After doing a quick review and test of the Keweisi KWS-V20 USB tester, the whole issue of the unknown microcontroller IC, the EEPROM which holds the accumulated charge and the LCD display really bugged me. I thought of the possibility of somehow leveraging them for data logging purposes, but aside from that, I didn’t really know how it worked.
As a result, I took a first step towards a better understanding of how the unit worked, through a nice and thorough probing.
Normally when I go about trying to reverse-engineer something, it’s a fairly simple product that’s cheap and simple with clear traces which can be followed. The Keweisi frustrates this somewhat, because it’s got a black PCB which has terribly poor contrast between traces and planes, it is double sided and has many through-hole vias, and it has a gob-top mounted controller and LCD I’d rather not desolder.
As a result, a different approach was taken, to examine the voltages and signals around the U1 microcontroller and check for resistance/continuity to try and trace out the functional elements of the circuit.
I’m sorry to those who might not like my hand-drawn schematics which are a little messy, but it’s quick and easy for me to draw them and I feel it’s a more efficient way to express the process.
In essence, I first ran the unit with a small load and started probing around the pins using my Picoscope 2205A. Of course, that only lets you see the voltages while the unit is in operation, but doesn’t really tell you the connections. With some experience, the sort of connections can be guessed by the types of signals seen.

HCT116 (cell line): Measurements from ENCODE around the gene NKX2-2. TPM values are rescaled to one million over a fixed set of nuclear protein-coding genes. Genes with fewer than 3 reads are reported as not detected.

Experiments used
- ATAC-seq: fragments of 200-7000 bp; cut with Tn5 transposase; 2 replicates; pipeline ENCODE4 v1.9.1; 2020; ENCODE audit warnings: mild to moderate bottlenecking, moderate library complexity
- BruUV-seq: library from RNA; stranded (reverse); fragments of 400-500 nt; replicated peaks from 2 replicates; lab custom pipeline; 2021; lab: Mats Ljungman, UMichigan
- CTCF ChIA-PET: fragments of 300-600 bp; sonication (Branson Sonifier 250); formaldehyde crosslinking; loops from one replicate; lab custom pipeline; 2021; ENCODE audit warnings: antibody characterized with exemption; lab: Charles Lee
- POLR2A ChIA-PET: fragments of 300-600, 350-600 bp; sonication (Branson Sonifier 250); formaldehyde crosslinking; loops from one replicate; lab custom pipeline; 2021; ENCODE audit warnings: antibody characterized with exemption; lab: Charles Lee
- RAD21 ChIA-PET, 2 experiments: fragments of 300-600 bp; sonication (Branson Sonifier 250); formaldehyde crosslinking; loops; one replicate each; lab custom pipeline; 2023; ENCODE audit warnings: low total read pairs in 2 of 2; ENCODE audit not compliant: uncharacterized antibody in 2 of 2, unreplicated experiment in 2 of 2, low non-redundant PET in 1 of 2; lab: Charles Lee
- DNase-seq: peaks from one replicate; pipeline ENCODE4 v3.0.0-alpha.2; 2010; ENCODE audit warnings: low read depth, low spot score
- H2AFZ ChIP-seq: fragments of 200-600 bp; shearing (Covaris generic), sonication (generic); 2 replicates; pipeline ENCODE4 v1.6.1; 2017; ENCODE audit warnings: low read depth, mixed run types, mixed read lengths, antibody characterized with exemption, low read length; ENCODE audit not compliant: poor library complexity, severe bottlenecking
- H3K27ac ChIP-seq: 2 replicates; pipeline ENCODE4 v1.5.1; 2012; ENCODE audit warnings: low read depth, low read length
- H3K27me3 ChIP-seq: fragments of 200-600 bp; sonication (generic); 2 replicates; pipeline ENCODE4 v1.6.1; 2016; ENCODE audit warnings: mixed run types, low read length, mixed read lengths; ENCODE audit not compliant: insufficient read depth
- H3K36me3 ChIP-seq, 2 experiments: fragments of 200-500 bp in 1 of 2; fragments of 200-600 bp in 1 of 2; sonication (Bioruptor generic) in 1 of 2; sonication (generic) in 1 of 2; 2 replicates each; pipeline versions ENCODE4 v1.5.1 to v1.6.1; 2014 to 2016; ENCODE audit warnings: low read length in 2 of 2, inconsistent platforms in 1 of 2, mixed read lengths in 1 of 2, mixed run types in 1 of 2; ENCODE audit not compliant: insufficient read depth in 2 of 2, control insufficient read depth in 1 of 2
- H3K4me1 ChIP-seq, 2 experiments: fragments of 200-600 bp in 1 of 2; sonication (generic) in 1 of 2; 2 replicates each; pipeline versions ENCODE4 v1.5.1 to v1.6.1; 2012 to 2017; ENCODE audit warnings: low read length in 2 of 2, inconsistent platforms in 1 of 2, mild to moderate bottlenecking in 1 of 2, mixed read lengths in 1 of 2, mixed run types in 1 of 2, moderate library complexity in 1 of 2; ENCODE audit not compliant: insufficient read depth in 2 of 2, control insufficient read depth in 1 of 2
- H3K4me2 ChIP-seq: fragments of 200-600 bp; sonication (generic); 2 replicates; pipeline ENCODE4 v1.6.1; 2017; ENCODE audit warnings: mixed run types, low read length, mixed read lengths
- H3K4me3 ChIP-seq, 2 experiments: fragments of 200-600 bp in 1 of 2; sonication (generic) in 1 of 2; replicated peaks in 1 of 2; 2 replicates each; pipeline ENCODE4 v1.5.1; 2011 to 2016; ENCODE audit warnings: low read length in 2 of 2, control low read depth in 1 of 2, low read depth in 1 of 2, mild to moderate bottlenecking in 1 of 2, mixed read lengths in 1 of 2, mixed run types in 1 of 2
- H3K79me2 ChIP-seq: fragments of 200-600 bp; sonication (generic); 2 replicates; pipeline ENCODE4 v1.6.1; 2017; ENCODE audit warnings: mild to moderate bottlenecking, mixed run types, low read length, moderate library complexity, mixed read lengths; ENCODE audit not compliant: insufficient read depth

Note that the drawing above is necessarily simplified and may contain errors. I won’t be held responsible for any damage incurred directly or as a consequence of attempting to, or actually being able to use the data.
The first thing I noticed was that many pins had a low voltage level of ~0.1v, but the only true ground pin with no potential was pin #4. As a result, that’s almost a guaranteed confirmation that the pin is ground.
Chips often like to have symmetrical layouts, so I checked the pin opposite and found 3.3v, which is likely to be Vcc. This implies that pin #11 is Vcc.
Pin #12 and pin #13 were a team, and were continually blurting out data. Pin #12 had a number of regular clock bursts spaced slightly, followed by a long pause, and Pin #13 had the corresponding data in the same temporal pattern. This is definitely an I2C bus, and due to the constant nature of the data, it is highly likely to be for the LCD.
Looking for the I2C connections to the EEPROM, I decided to probe the EEPROM’s SDA and SCL lines for life. Strangely, they were mostly high (i.e. idle). Eventually, my patience paid off, as I had the feeling that eventually something would happen – and it did. Every 30 seconds, a sequence of writes is performed to the chip, which otherwise remains idle. Scoping around, I found the pins with the matching data (pin #7) and clock (pin #6). As a result, we can conclude whatever this microcontroller is has two I2C buses and that it’s likely that the EEPROM endurance will be about 30 times better than estimated based on the no-rotation case. I suspect the storage is not being rotated, but I didn’t thoroughly examine this.